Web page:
The next morning, after a quick breakfast, we rode our rental bikes 23km (just under 14.5 miles) to Rotterdam. This was my favorite part of the trip. I expected it to be really strenuous, since we were renting really heavy Dutch bikes, but it was actually very easy and pleasant. The entire way there was basically flat, and we experienced barely any headwinds at all.
The countryside between The Hague and Rotterdam was absolutely beautiful.
We didn’t spend much time in Rotterdam. Our first stop was the Euromast Tower for a birds-eye view of the city, and then we went to the park for lunch. We chose what looked like a food stand, but in reality it was just a stand for drinks and to place food orders. A building nearby housed the kitchen and, underneath, the restrooms. All seating was outdoors and limited. Still, it was worth making a mad dash for the first table to open up; the food (and atmosphere) were perfect.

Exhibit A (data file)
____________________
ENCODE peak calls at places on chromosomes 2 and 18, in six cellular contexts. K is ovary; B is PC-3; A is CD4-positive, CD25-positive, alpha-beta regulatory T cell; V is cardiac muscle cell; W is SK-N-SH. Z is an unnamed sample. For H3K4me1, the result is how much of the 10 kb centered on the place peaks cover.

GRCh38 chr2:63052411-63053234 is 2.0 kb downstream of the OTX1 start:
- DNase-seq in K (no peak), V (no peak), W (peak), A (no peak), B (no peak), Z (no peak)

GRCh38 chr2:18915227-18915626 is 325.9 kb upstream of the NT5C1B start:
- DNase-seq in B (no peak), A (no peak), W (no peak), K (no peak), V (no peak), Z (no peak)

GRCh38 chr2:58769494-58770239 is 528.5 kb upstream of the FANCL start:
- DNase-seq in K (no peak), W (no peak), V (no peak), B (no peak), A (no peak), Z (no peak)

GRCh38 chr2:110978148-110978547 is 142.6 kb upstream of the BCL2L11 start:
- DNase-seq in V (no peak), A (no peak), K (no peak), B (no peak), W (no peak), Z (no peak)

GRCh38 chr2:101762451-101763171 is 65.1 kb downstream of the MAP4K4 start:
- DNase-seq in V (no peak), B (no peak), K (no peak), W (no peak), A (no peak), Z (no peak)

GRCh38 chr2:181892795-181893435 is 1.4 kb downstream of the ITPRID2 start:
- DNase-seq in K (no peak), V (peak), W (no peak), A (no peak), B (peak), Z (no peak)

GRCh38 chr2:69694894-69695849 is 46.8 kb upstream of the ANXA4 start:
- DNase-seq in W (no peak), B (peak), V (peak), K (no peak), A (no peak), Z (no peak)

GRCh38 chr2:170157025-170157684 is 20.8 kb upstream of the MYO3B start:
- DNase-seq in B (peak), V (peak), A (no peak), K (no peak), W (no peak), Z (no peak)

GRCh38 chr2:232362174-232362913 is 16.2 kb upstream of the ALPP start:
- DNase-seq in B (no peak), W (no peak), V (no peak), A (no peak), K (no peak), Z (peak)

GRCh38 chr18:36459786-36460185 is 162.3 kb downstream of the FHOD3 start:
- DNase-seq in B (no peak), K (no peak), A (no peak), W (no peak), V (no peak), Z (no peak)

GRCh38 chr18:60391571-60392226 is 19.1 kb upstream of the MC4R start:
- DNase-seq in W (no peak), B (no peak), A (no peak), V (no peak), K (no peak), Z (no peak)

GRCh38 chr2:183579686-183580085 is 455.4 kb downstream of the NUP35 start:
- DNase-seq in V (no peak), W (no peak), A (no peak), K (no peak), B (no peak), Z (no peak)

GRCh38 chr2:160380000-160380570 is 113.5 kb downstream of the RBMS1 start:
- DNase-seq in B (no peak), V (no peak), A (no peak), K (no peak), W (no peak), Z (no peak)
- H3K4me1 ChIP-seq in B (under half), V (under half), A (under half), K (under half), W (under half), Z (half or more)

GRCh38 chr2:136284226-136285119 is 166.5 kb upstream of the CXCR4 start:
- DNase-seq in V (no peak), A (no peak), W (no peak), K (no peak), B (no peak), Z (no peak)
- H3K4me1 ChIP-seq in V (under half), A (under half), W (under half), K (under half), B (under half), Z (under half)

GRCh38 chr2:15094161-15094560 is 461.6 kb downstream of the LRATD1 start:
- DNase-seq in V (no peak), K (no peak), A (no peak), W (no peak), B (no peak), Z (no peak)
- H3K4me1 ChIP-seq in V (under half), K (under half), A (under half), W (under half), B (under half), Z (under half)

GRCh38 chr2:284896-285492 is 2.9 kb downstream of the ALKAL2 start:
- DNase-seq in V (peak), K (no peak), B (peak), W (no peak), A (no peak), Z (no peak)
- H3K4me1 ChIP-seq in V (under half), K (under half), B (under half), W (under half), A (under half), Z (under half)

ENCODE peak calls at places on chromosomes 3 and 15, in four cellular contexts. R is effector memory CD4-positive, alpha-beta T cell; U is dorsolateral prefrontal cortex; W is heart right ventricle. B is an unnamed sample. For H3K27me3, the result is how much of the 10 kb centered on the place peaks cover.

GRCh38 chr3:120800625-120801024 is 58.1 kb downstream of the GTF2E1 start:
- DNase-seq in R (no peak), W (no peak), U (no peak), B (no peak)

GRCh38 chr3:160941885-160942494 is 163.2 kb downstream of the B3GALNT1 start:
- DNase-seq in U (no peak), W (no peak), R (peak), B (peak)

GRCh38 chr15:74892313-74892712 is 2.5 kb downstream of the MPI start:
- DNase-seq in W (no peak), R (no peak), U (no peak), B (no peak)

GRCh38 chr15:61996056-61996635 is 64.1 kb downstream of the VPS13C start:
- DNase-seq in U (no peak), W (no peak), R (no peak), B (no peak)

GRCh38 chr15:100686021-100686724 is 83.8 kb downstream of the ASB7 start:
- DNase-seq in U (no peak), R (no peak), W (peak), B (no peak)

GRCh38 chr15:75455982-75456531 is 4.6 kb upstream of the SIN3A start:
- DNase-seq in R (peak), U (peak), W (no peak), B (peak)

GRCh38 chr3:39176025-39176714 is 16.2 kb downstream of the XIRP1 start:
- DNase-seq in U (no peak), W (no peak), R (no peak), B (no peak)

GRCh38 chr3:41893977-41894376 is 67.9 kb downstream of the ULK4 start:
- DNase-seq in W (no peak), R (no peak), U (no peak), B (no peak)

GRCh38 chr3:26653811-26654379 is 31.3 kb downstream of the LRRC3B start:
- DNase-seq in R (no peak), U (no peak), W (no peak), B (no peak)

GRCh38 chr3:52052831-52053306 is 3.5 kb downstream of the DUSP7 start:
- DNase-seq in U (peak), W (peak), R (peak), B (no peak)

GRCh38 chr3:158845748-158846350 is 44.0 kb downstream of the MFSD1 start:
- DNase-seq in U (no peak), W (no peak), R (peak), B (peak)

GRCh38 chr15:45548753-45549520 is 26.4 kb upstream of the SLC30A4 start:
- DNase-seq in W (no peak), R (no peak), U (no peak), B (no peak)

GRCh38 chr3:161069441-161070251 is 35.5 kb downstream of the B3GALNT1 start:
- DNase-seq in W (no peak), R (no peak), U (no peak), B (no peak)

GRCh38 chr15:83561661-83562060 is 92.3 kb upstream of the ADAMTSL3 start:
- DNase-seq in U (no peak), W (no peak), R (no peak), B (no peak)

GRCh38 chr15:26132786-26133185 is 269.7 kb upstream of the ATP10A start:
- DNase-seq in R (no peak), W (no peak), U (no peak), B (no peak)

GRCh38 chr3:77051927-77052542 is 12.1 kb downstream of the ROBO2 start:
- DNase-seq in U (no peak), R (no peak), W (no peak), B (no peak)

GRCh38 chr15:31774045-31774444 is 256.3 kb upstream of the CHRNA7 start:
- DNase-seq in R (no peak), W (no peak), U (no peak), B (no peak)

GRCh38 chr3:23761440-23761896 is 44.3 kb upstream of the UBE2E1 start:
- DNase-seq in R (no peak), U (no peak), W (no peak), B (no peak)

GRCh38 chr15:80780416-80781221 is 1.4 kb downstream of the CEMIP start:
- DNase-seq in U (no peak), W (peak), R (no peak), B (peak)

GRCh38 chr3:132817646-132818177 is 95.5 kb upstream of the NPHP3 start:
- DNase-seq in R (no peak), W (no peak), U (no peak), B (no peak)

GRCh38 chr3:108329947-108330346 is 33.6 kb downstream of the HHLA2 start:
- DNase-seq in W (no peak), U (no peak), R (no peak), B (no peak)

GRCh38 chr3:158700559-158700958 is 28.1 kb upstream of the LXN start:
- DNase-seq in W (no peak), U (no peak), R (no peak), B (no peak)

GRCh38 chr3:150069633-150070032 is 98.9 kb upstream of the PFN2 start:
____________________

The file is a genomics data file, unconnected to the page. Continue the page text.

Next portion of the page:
Our next and last stop was the Market Hall for a quick look around. I think it would have been more interesting had we not already eaten, but since we’d just had lunch, there wasn’t much for us. I had some OK coffee, giggled at a stand called “Family Nuts,” and took this photo of the mural on the ceiling.
Then, it was time to go.
The ride back was just as easy as the ride there, other than a few detours for construction. We decided to take a different way back to The Hague, which led us past several sheep farms and a lot of greenhouses.
We stopped at what turned out to be a steakhouse for dinner, so my meal (an expensive appetizer of two tiny pieces of falafel) was incredibly sad. Thankfully, I still had some muffins left over from my birthday party; so, I ate the last two as soon as we got back to the hotel.
We left The Hague the next day, after a quick stop at Capriole Cafe. They’re located along one of the canals, and (at the time we were there) surrounded by wildflowers and overgrown grass. It was a beautiful ending to a fun and relaxing long weekend.
Sorry it’s been a while since my last post; I’ve been busy over the last few months. I’m starting my first “real” job in Germany soon! I’m sad that I won’t be teaching English any longer, but I’m relieved to have found a full-time job with actual benefits.
I will continue to update this blog. Hopefully more regularly, since I no longer have to look for work every day or prepare for interviews. In fact, I have a few posts already in the works!